Team of Teams: A Synopsis
Team of Teams is a management book written by General Stanley McChrystal, former head of the Joint Special Operations Task Force, assigned with defeating Al Qaeda in Iraq (AQI). In the book, the authors outline how a relatively unskilled amateur network was able to outmaneuver the most efficient, most advanced, and most organized military force ever fielded, and the lessons learned in the process of turning the tables. The book is organized into five parts, which together outline the requirements of building an effective organization-wide team of teams: shared consciousness and empowered execution.
In Part I, The Proteus Problem, the authors compare AQI to the mythical Proteus, which shifted shape as its enemy attacked. As the Task Force tried to learn AQI’s hierarchy, what they developed looked less like a traditional org chart than it did a chaotic mess of seemingly random connections. This structure allowed AQI to be more adaptable and less predictable.
The book discusses the efforts of Frederick Winslow Taylor, who at the start of the industrial revolution realized that with modern machinery work formerly performed by skilled craftsmen could be performed by breaking it down into its simplest steps, and charging an unskilled worker with performing just one of the steps. This practice of breaking complicated tasks into simple components dominated 20th-century business and gave rise to management as a discipline. Though its operators were quite skilled, in many ways the Task Force was the epitome of this drive for specialization and efficiency.
The problem the Task Force faced was that the new reality was not merely complicated but complex, with the key difference being that complicated processes ultimately yield to predictability, whereas complex problems do not. The complex problems were no longer compatible with reductionist methods that relied on predictable outcomes. In place of predictability, the Task Force needed to develop resilience – the ability to reconfigure along with the enemy, and to do this the solution was to adopt an organizational structure more similar to AQI’s network.
Part II, From Many One, deals with the differences between a command and a team. The former can execute planned processes efficiently; the latter is less efficient but more adaptable. Effective teams require trust and a sense of purpose, and having these allows them to solve problems that could never be foreseen by a single manager. Solutions arise from the bottom up rather than from the top down. The Task Force, like many modern organizations, had already adopted the team structure within units, but across the wider organization the teams remained siloed. The “command of teams” approach was more flexible than a traditional command-based organization, but still not sufficiently adaptable to deal with modern complexity. However, the trust and sense of purpose required by teams can typically be achieved only with relatively small groups – an entire organization is too big to be a team. The solution, as suggested by the book’s title, was to build a team of teams.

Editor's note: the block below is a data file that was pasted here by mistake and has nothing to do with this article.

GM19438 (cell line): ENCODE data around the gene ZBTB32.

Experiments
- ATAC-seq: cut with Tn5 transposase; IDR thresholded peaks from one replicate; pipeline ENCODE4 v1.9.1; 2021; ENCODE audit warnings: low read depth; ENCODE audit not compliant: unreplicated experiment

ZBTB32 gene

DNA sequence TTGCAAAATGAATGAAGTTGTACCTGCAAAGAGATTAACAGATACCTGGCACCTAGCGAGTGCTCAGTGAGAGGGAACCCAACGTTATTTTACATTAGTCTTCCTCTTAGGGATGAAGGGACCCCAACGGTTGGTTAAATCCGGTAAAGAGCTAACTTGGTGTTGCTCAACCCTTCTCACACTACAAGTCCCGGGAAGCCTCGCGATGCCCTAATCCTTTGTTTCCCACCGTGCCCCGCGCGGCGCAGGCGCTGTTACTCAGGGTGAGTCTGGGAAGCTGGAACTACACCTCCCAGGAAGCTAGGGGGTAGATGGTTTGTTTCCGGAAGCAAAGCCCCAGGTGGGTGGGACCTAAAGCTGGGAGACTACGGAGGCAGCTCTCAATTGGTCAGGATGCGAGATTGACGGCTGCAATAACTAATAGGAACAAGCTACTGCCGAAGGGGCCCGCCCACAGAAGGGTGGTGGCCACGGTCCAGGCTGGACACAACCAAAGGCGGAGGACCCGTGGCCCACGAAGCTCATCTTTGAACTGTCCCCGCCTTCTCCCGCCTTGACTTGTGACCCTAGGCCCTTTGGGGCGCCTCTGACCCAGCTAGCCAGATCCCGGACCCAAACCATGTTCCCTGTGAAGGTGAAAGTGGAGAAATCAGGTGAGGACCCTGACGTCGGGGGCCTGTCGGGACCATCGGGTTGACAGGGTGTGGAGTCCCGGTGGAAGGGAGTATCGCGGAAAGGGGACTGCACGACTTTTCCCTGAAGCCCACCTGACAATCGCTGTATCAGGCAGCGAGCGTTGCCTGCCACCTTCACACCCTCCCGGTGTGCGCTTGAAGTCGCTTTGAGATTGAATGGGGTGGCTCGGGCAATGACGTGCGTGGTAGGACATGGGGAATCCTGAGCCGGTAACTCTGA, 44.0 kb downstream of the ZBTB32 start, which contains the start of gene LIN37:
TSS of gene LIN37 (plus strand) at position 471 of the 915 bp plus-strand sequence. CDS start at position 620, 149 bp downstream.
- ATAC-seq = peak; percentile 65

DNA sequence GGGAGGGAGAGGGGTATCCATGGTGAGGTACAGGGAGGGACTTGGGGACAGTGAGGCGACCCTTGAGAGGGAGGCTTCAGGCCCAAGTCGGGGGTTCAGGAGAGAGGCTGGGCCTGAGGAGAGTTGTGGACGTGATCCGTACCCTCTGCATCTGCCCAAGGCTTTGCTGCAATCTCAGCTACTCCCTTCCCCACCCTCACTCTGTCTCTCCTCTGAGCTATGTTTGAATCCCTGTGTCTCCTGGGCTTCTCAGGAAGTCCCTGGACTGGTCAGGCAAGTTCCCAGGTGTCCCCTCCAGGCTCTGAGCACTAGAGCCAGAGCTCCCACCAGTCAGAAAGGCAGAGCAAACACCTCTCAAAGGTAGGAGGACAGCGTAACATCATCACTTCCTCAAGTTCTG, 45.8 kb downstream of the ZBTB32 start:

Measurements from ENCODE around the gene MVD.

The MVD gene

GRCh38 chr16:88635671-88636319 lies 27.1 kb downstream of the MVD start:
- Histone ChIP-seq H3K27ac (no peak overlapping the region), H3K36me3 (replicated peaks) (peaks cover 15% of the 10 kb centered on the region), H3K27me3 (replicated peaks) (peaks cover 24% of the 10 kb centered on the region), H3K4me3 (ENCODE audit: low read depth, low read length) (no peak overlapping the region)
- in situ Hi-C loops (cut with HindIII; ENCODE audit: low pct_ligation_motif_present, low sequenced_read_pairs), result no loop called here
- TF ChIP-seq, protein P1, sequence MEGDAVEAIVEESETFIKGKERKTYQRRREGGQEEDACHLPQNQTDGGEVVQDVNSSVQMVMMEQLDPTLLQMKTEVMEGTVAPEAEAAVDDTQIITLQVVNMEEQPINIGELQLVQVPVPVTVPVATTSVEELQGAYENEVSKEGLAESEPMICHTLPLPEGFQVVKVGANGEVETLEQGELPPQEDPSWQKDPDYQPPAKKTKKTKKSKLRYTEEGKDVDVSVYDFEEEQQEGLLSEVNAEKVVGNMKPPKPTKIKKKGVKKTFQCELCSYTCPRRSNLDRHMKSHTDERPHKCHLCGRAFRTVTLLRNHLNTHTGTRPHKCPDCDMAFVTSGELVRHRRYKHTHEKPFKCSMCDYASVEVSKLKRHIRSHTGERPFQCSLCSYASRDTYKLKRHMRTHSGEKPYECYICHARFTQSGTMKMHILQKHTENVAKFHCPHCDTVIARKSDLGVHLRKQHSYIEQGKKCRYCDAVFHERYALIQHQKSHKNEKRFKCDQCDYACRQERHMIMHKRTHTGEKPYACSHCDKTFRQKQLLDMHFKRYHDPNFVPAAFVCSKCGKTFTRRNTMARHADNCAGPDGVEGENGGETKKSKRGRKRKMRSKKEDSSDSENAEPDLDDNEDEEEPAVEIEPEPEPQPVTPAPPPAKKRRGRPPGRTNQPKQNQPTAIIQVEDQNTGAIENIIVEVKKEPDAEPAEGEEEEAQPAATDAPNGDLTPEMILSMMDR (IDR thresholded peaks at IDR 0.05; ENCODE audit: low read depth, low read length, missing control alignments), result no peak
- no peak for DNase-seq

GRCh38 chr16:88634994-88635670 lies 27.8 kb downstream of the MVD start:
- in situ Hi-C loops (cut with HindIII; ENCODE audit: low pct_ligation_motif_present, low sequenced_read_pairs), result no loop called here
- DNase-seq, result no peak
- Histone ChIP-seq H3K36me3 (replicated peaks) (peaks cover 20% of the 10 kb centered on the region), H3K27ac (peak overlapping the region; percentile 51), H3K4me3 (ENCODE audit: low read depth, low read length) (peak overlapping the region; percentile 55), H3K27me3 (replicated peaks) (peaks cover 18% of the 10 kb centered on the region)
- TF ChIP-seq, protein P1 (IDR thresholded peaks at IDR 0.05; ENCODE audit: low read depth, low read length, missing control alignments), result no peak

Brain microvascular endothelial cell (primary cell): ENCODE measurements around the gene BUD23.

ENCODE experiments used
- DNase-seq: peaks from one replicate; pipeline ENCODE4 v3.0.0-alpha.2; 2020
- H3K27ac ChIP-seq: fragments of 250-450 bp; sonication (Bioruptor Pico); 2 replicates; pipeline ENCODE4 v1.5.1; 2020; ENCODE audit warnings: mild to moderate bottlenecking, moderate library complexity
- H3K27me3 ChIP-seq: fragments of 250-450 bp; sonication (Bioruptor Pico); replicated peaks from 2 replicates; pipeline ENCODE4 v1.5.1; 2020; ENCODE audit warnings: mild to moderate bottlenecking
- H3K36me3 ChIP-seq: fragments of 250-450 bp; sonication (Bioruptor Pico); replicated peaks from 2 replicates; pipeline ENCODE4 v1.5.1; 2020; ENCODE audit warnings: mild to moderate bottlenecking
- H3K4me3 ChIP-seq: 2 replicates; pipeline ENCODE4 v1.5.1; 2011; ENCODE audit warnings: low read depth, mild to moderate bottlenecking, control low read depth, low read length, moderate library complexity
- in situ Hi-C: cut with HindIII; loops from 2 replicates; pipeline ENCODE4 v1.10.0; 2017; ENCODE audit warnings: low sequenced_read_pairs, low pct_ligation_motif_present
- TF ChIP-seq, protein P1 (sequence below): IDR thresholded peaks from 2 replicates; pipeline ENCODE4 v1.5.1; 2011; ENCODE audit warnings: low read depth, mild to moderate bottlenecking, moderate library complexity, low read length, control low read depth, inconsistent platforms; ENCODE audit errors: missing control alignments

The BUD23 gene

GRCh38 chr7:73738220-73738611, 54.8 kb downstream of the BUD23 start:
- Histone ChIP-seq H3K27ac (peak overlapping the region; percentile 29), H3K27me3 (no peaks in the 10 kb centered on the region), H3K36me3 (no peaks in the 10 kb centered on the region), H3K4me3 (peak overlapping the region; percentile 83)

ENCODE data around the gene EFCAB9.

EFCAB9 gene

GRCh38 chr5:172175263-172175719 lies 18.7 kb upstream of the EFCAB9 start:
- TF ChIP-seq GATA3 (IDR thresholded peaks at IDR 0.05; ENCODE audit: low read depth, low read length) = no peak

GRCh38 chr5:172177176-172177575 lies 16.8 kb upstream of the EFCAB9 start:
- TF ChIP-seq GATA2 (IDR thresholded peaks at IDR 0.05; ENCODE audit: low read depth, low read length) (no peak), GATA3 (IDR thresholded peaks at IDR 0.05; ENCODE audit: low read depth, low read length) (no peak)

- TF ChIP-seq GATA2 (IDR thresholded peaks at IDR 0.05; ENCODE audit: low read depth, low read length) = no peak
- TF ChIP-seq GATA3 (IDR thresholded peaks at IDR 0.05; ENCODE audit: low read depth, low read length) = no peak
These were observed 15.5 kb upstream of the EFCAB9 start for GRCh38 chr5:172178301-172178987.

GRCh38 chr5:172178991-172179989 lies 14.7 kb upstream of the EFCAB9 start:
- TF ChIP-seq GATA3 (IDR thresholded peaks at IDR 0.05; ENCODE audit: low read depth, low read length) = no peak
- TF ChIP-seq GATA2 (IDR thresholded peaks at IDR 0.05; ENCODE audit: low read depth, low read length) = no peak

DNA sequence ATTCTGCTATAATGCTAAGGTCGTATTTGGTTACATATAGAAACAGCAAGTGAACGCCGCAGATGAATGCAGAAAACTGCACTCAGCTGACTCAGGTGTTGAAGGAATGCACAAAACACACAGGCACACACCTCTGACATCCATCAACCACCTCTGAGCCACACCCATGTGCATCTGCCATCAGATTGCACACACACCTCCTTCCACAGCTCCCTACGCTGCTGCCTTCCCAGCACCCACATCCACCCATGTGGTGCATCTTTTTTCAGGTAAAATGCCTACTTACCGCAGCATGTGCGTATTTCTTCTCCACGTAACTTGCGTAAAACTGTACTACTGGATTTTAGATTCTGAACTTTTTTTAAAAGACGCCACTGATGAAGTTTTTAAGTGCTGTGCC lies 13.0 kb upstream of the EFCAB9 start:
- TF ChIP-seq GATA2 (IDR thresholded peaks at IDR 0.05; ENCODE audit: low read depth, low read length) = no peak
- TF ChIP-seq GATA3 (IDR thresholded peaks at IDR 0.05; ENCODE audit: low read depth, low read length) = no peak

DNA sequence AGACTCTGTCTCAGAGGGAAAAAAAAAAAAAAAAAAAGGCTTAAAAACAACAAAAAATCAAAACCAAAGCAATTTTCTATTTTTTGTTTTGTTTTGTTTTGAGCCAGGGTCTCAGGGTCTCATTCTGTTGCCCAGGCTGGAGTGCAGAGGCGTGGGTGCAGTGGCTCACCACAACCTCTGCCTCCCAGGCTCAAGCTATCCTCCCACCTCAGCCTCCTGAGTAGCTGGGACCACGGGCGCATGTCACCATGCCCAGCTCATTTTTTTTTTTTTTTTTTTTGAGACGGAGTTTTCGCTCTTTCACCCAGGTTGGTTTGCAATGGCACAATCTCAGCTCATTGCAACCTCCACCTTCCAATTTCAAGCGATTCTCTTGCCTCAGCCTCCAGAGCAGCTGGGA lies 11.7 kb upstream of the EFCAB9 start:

Part III, Sharing, deals with the need to build trust among the various teams. Harnessing the capability of a diverse and geographically dispersed organization required extreme transparency, which was difficult for organizations built around secrecy. This transparency was achieved by opening a daily briefing to an ever-wider audience of stakeholders and by cross-pollinating teams by having, say, a Navy Seal join a team of Army Rangers or CIA analysts for a 6-month rotation.
Such efforts often fail due either to a lack of reciprocity in sharing information or because the liaison officers are seen as intruders. The response to the first risk was to share anyway, in hopes that this would help build trust and over time lead to reciprocity. The solution to the second was to emphasize to liaison officers that they represented their unit, and a failure to build the trust of their new team was in effect a smirch on their “real” team. As a result, teams sent their very best officers (if it doesn’t hurt to send them, don’t) as liaisons. Over time, trust between the various teams grew, and the transparent briefings led to a sense of common purpose and shared consciousness.
Once this trust and sense of purpose was developed, it became necessary to devolve power to the teams. In Part IV, Letting Go, the authors describe how the technology that allowed managers to see operations in real time was creating its own barriers, as the managers felt more in control. However, the teams on the ground now had access to the same information and had the closest access to the problem. It was thus necessary to adopt an “eyes on, hands off” approach of enabling rather than directing.
Part V, Looking Ahead, discusses the yin-yang symmetry of shared consciousness and empowered execution. Empowering individuals without first developing the shared trust and sense of purpose could lead to selfish behavior and poor decisions. Likewise, giving team members access to the big picture and a sense of purpose, without enabling them to act on what they see would lead to frustration. Only by developing a culture in which they both play a role can a true team of teams emerge.